November 24, 2001
The desire to have high-quality documentation for Infocom's products turned out to be more wide-spread than I had thought.
About 3 years ago, I began playing around with trying to recreate the manuals in the form of web pages. That got set aside when I ran into a problem with Netscape Navigator lining up the pictures differently than Internet Explorer did. I've learned since then that getting a web page to display exactly the same regardless of which browser views it is an almost futile task. Even Microsoft's new version of Office has to resort to "Optimize for Browser X" and you're stuck with making duplicate websites optimized for each browser.
In 2000, I learned that Gunther Schmidl had obtained permission from Activision to put the Infocom newsletters up on the Internet. Called "The New Zork Times", "****" and "The Status Line" at various points over the years, one year's worth of the newsletters--typically four issues--were given out as a reward for people mailing in their registration card. (The quotations in the "Take Their Words For It" also came from some of the registration cards.) I volunteered to help Gunther convert scans of the newsletter into Adobe Acrobat PDF format.
After that was finished, I wanted to see how the newsletters would turn out if they were re-published using a DTP program. The files turned out to be quite a bit smaller in size, which is a benefit to everyone that is using a modem to connect to the Internet.
At this point, Gunther and I began discussing what it would take to re-create the manuals for Infocom's games.A couple of websites, such as the Infocom Gallery, had had the same idea, but were just posting pictures of the manuals and in most cases what they had wasn't complete. Since complete manuals of high quality haven't been available, we decided to take a shot at filling this void. We both agreed that, as one person put it, "Infocom deserves better".
Gunther came up with two ideas that really got the Project underway. First, he suggested contacting Activision to get their permission. Second, get the rest of the Infocom fans involved.
Laird Malamed at Activision responded very promptly and granted permission for us to go ahead. (This Project turns out to be to Activision's benefit also. They have a contract to provide games for Nokia's cell phones, and they needed some new manuals.)
For the second item, I typed up a proposal on how we would proceed, and posted that on the rec.arts.int-fiction and rec.games.int-fiction newsgroups. About 30 people have volunteered to help, with about 5-10 active volunteers (which is about average for any volunteer project).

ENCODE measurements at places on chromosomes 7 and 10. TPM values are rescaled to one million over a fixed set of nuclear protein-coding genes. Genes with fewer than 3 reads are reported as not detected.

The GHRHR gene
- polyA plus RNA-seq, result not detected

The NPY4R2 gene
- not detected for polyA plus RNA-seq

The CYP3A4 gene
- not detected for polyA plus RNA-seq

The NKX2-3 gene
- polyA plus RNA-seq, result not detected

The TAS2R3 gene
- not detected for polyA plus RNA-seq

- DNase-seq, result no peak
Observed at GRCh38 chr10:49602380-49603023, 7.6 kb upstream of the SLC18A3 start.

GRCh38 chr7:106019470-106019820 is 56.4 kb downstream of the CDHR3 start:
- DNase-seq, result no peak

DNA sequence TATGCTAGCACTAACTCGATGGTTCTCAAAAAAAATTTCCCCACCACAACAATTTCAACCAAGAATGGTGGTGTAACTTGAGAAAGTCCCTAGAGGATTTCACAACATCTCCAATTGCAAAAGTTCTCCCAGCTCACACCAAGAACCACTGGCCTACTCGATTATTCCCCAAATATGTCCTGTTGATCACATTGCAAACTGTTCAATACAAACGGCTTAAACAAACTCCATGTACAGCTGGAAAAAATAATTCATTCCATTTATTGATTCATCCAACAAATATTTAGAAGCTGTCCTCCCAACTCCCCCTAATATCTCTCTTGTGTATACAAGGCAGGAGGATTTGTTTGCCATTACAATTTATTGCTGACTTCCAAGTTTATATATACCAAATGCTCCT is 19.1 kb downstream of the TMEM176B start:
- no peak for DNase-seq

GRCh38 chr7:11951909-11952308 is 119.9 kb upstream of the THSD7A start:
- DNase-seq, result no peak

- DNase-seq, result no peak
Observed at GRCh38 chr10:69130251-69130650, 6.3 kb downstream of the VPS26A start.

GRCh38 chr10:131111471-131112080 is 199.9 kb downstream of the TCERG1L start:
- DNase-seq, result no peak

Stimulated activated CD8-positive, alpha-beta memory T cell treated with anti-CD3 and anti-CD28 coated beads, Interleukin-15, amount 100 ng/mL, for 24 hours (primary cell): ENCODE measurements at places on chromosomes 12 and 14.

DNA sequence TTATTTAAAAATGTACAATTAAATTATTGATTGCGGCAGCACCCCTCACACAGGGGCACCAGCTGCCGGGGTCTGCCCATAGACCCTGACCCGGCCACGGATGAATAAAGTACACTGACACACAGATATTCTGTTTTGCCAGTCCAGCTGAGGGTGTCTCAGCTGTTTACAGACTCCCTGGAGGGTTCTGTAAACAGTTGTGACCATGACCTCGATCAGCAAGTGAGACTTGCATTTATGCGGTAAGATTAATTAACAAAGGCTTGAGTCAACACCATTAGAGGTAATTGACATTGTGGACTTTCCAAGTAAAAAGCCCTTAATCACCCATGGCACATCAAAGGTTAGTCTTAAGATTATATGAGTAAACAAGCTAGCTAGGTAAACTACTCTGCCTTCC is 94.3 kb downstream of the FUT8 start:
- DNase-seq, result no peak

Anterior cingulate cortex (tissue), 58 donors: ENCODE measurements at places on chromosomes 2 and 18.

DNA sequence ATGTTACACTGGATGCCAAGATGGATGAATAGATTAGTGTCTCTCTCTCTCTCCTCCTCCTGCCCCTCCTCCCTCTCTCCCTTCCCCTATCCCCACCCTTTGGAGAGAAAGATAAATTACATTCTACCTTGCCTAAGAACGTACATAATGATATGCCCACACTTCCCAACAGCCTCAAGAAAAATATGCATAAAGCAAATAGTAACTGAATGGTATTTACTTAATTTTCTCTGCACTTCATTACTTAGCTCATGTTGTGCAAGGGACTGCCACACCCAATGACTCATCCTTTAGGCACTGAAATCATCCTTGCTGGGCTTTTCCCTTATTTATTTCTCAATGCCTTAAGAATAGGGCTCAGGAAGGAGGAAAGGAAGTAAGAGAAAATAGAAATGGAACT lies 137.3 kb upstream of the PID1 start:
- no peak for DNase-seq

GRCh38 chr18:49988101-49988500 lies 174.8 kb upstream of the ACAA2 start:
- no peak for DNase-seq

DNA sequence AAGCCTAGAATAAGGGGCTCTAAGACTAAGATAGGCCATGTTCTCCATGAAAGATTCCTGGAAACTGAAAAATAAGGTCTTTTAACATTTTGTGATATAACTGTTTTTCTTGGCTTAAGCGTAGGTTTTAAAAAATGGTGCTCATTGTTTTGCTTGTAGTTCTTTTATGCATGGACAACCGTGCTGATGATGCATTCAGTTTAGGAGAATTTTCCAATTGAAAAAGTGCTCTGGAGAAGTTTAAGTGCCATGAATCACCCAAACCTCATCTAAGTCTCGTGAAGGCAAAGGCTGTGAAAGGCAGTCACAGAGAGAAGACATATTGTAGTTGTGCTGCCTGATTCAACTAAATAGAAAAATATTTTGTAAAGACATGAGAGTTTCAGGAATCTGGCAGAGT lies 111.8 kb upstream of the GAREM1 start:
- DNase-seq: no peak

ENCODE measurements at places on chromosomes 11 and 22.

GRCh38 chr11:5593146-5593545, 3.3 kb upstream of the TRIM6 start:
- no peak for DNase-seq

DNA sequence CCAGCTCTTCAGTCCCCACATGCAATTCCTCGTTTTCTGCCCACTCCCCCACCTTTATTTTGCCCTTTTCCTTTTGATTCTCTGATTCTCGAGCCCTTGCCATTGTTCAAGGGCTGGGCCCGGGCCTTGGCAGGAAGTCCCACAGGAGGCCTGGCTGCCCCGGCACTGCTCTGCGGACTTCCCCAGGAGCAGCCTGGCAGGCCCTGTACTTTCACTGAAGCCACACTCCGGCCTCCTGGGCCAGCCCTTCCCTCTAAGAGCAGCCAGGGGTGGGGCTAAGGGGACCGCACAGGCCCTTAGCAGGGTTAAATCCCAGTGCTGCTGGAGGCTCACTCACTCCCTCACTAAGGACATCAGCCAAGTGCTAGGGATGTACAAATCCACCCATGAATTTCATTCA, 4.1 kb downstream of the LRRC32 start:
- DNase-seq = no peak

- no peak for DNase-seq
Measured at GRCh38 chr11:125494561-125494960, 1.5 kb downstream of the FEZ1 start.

Gunther also found a home for the Project, came up with its name: the Infocom Documentation Project (InfoDoc Project for short) and obtained permission to host copies of the PRIZM files, which are the InvisiClues hint files in the Z-Machine interpreter format. This last part saved us a lot of time, especially since neither Gunther or myself could figure out a suitable way of replicating the invisible ink method that Infocom used. (I think we came up with using web pages that had white text on a white background, and you would highlight one clue at a time to make the text readable, but the PRIZM format is much nicer.)
That brings us to the present.
As of today (November 24, 2001), we have full-color manuals in PDF format for seven games: A Mind Forever Voyaging, Beyond Zork, Bureaucracy, Wishbringer, Zork I, Zork II, and Zork III. These manuals are also available as all text, for players with partial or full vision imparement. (Ever try translating a picture into 1,000 words? It ain't easy.) All of the InvisiClues are available, but at the moment only the map for Cutthroats has been finished.
The rate at which new manuals and maps are added should increase from this point on. The company I work for finally hired a technician to handle all the in-house computer and phone issues, and there's also another person available to answer questions for our salespeople. So, the amount of time I spend after-hours has dropped by about 50-70%, and I can concentrate on the InfoDoc Project.
If you would like to contribute to the Project, drop me a note. The Project needs people that can type parts of the manuals into text files, or who have scanners and can provide color scans from the original packaging.
Visit the InfoDoc Project
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